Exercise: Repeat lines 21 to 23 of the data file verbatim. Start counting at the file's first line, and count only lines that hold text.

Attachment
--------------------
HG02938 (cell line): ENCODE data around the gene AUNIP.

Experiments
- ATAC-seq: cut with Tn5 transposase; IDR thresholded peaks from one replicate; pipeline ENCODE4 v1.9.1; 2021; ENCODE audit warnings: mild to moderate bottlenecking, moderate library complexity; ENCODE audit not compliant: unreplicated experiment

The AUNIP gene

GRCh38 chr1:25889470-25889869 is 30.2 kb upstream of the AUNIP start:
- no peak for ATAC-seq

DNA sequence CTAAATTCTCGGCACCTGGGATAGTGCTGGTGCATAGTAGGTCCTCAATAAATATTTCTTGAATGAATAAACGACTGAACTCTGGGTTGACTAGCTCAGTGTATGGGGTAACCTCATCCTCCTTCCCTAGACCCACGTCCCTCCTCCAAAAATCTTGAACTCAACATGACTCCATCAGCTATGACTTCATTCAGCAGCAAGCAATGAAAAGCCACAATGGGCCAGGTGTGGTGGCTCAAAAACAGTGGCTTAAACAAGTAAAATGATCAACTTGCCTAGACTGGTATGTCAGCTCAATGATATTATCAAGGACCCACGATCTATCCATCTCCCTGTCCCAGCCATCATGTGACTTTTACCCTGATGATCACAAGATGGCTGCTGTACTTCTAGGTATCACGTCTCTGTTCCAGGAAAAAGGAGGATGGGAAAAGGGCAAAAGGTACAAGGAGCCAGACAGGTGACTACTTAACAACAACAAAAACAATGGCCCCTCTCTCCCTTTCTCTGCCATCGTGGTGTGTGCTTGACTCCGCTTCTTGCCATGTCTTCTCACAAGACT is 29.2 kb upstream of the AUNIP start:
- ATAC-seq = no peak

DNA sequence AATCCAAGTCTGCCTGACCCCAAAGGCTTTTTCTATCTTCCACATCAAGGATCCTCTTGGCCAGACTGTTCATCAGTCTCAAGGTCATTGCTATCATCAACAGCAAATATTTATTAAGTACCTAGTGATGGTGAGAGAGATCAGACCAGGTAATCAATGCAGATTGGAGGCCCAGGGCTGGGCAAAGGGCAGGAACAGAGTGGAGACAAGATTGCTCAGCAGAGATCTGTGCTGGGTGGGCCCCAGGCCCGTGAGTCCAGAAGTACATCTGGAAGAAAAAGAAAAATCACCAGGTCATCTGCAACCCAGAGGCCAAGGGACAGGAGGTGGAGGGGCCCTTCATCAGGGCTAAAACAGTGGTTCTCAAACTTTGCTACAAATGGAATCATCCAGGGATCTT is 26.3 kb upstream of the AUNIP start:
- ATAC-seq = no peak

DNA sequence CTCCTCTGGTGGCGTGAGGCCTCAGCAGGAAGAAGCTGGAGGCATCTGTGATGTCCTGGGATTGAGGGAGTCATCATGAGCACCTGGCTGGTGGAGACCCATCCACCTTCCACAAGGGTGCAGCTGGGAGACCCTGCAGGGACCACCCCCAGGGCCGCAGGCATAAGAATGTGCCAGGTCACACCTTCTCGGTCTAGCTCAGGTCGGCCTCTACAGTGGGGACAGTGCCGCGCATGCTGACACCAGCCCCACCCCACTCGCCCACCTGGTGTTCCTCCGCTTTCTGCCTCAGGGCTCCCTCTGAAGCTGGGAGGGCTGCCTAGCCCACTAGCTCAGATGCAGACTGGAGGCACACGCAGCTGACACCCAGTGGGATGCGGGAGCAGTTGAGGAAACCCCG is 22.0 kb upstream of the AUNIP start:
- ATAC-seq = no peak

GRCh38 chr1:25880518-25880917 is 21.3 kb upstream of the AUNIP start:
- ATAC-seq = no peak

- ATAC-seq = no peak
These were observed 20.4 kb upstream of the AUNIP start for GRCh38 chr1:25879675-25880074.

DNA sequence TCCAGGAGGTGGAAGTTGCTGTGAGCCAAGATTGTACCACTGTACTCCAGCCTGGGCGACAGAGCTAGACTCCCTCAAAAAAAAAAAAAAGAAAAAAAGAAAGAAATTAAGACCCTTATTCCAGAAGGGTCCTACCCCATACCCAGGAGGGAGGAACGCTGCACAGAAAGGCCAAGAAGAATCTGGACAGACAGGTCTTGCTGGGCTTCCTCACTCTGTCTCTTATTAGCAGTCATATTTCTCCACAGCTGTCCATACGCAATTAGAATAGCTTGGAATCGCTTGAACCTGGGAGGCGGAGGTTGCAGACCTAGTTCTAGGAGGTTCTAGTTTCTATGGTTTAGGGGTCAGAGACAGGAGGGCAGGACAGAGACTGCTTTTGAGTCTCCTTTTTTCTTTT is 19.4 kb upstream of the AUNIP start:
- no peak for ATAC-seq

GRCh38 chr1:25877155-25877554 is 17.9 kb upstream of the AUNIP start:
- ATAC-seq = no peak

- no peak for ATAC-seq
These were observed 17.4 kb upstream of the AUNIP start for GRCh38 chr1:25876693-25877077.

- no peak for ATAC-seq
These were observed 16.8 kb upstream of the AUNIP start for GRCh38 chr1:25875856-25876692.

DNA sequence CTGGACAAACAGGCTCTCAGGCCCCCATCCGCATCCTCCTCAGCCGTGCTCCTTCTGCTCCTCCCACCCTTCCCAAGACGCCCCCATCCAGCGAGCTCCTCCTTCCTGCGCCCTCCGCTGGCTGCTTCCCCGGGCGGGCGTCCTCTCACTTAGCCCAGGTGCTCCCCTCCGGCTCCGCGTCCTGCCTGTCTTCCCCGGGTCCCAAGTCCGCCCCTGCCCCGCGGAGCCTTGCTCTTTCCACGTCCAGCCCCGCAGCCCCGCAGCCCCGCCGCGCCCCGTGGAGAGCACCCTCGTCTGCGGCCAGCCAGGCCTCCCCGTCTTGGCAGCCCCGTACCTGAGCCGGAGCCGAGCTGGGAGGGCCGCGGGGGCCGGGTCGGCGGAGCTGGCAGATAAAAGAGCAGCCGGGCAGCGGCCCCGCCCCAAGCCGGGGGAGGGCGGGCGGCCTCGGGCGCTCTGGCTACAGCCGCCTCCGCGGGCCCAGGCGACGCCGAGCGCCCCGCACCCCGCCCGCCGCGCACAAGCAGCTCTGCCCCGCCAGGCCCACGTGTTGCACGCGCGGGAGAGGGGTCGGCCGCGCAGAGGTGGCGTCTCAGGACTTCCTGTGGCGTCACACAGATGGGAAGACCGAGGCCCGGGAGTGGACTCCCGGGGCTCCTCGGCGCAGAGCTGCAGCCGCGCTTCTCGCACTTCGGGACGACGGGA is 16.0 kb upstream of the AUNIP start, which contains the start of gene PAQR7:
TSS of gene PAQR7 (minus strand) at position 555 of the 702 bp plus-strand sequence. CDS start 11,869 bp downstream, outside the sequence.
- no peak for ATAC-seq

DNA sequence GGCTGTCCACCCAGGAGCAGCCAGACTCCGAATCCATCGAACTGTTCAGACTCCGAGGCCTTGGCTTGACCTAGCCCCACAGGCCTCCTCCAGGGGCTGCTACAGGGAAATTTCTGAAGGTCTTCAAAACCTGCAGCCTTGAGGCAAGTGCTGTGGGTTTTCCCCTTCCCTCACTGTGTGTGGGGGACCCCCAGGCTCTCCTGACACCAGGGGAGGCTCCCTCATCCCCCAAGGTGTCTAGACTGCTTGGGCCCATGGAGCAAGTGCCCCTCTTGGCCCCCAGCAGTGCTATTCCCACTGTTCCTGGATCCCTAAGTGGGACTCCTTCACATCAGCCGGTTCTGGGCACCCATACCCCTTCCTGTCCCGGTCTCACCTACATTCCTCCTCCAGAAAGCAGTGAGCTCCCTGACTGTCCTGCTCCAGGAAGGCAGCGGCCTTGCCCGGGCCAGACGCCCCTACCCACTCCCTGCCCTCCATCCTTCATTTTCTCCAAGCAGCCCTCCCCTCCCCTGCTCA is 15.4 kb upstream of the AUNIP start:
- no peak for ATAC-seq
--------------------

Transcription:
- no peak for ATAC-seq
These were observed 17.4 kb upstream of the AUNIP start for GRCh38 chr1:25876693-25877077.

- no peak for ATAC-seq